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On February 27, 2015, California Assemblyman Matt Dababneh,
chairman of the state’s Banking and Finance Committee, introduced Assembly Bill 1326, which would prohibit a person from engaging in California in the business of “virtual currency” without a license from the California Department of Business Oversight, unless such person otherwise qualifies for one of a limited number of exemptions. The Department of Business Oversight is the state agency that regulates a variety of financial services,
products, and professionals, including money transmitters.

To read more, please see Elsa Broeker’s article on Digital Currency Council.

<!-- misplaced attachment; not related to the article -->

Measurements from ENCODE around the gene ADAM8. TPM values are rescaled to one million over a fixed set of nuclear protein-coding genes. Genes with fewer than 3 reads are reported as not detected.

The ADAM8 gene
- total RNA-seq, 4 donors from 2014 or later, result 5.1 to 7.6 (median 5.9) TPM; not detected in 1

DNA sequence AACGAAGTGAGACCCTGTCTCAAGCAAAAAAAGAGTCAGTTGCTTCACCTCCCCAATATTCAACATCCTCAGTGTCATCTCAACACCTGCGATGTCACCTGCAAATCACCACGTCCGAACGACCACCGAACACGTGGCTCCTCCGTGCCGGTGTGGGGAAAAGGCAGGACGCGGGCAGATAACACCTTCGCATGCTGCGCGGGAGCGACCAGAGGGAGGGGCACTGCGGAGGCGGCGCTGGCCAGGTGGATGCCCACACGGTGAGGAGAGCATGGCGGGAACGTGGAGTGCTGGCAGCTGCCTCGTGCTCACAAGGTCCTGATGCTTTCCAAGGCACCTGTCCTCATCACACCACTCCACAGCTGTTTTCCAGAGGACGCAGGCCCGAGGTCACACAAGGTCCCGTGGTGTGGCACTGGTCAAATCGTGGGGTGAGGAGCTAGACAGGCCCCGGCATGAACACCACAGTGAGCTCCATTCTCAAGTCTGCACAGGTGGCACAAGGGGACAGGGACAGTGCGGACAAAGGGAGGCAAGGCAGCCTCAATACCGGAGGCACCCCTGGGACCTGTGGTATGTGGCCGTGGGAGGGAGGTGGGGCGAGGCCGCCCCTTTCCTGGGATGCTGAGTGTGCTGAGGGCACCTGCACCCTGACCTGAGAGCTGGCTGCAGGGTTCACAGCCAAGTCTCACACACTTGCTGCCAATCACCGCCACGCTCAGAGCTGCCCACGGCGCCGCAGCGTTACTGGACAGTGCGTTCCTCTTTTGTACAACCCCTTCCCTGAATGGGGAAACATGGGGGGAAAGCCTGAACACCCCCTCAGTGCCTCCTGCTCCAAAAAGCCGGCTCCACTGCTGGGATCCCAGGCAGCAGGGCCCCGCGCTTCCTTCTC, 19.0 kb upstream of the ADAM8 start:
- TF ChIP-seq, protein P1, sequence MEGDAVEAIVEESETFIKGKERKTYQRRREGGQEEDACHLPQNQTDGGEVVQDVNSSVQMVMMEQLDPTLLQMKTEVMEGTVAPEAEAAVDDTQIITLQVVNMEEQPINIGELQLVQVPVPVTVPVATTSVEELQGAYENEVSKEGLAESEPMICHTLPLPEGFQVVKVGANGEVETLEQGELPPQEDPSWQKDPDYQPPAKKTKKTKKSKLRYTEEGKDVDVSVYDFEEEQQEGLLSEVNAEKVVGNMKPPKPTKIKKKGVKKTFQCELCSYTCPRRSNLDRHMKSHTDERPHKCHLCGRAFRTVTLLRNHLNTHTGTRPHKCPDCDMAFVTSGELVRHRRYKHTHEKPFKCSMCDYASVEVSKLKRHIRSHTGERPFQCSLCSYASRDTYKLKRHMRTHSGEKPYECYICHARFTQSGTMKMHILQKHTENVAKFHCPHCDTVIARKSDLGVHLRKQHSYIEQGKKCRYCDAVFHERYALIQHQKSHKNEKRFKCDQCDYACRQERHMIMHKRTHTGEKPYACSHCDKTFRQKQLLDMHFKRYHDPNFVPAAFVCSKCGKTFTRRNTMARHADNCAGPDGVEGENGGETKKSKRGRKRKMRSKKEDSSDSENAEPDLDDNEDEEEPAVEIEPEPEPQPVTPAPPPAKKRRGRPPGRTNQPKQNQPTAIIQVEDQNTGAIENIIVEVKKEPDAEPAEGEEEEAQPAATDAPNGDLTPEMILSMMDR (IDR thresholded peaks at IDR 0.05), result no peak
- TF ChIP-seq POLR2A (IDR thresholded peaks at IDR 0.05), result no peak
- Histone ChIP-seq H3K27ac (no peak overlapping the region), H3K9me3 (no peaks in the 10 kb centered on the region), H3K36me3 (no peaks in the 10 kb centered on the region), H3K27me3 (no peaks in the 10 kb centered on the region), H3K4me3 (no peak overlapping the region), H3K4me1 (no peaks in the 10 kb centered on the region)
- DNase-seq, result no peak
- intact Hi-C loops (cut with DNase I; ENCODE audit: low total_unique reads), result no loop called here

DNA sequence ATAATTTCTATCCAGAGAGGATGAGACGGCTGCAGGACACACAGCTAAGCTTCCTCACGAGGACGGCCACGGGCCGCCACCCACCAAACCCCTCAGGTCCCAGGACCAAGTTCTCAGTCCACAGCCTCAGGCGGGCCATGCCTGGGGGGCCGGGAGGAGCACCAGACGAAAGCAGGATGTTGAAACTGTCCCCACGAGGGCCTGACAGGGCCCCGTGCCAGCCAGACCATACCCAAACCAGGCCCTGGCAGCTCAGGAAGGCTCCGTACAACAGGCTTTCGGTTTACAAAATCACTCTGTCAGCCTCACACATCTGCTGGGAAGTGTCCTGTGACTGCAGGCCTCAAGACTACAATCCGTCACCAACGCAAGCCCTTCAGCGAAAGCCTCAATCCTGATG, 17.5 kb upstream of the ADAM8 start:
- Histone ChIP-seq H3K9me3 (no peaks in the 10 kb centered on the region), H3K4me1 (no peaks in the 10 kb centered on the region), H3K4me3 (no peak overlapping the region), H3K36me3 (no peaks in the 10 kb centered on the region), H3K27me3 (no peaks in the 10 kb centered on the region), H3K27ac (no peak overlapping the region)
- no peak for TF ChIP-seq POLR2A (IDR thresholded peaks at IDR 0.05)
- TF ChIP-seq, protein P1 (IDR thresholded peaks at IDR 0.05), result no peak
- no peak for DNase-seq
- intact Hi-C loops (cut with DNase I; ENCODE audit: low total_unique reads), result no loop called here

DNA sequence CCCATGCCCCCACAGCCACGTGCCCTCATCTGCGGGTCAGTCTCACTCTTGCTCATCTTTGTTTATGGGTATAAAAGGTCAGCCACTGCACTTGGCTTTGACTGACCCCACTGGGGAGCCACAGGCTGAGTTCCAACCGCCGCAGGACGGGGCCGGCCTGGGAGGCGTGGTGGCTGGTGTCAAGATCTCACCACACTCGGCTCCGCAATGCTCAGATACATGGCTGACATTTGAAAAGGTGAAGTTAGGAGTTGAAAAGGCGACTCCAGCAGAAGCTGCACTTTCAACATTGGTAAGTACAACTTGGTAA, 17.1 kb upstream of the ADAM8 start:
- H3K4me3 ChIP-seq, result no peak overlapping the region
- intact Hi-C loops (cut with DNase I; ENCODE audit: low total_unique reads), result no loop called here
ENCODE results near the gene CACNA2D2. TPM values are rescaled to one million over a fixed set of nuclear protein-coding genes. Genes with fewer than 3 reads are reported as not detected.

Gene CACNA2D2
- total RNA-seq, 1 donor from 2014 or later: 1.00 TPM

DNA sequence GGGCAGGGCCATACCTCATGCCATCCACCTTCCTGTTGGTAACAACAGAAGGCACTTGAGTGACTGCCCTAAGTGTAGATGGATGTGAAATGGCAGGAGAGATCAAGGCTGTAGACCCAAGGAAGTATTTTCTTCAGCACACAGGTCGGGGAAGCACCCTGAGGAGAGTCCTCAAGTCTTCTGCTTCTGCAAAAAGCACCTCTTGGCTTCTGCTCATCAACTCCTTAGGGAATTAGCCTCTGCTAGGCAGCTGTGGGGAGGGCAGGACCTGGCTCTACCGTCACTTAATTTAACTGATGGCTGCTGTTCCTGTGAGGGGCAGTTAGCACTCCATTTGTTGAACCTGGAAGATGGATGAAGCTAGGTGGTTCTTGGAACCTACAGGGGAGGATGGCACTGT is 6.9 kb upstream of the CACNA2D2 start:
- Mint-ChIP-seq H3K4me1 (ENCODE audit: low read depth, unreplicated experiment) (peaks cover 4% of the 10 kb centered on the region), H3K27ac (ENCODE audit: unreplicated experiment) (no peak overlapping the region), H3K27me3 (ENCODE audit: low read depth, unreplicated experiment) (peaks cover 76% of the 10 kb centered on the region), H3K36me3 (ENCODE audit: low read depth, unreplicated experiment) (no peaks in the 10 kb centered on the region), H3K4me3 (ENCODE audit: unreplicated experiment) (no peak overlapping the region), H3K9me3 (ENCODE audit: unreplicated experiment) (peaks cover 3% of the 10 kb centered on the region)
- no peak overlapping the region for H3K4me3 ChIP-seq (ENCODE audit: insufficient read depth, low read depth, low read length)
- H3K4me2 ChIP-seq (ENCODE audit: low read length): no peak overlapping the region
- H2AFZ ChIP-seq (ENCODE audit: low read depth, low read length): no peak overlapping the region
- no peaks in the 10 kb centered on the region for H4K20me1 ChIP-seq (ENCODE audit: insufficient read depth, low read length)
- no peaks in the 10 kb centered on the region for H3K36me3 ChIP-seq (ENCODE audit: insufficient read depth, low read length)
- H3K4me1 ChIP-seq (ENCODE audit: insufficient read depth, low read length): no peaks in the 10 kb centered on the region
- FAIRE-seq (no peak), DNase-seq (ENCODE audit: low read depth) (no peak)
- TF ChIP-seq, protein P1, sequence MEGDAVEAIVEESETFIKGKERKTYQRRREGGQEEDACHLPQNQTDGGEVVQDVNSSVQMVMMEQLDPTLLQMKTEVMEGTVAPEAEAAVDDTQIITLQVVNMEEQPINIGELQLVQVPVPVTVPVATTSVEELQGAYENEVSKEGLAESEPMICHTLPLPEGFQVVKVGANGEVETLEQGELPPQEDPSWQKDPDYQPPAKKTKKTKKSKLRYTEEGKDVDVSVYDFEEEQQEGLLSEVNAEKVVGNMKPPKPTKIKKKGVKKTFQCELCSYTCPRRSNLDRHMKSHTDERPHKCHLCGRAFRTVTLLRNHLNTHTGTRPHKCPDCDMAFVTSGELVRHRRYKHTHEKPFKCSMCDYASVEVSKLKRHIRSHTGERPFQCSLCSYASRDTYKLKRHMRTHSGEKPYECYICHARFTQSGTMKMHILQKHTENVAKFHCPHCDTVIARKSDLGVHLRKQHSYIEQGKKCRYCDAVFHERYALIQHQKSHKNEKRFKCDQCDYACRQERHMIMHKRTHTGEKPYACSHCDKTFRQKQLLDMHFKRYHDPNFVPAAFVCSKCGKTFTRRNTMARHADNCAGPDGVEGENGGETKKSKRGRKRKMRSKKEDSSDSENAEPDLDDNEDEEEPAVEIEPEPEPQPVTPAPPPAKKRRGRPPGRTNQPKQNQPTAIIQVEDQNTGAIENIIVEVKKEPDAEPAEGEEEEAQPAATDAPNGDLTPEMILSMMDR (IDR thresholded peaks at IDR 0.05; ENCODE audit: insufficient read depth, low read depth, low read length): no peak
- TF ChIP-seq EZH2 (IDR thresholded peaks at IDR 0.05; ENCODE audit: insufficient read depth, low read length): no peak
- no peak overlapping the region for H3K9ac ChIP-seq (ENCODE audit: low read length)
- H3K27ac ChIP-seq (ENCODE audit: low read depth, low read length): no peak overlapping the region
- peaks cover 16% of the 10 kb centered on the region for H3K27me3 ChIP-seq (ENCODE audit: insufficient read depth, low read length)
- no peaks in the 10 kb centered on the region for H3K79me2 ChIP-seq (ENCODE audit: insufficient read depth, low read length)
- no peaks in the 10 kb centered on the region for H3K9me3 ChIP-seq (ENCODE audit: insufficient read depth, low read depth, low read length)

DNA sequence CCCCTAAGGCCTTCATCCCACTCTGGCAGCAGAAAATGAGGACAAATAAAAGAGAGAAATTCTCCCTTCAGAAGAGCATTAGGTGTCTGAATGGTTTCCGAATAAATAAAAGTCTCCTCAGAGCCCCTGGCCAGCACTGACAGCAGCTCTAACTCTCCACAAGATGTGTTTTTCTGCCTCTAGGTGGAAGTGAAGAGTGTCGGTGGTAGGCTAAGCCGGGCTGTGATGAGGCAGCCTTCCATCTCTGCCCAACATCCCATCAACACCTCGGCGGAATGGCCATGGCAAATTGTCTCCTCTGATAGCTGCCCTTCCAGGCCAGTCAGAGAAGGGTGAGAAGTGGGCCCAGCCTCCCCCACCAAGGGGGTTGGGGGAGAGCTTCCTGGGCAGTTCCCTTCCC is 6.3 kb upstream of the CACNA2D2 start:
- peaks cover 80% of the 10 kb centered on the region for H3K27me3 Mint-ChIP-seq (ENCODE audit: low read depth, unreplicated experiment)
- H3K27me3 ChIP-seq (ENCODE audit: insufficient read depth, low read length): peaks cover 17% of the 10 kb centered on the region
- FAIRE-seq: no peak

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Former Goldman Sachs, Morgan Stanley, BNP Paribas and Societe Generale bankers have announced a new futures and options derivatives-trading platform for bitcoin. The derivatives, tied to the price of bitcoin, will enable businesses and investors to hedge their digital currency exposure. Will this be a turning point for bitcoin?

http://www.cnbc.com/id/102456187

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A mobile app that collects users’ location data while the mobile app is not in use should clearly disclose such practices and provide users with choices. Failure to do so could give rise to an FTC claim of deceptive practices.

For more information, please read our Client Alert.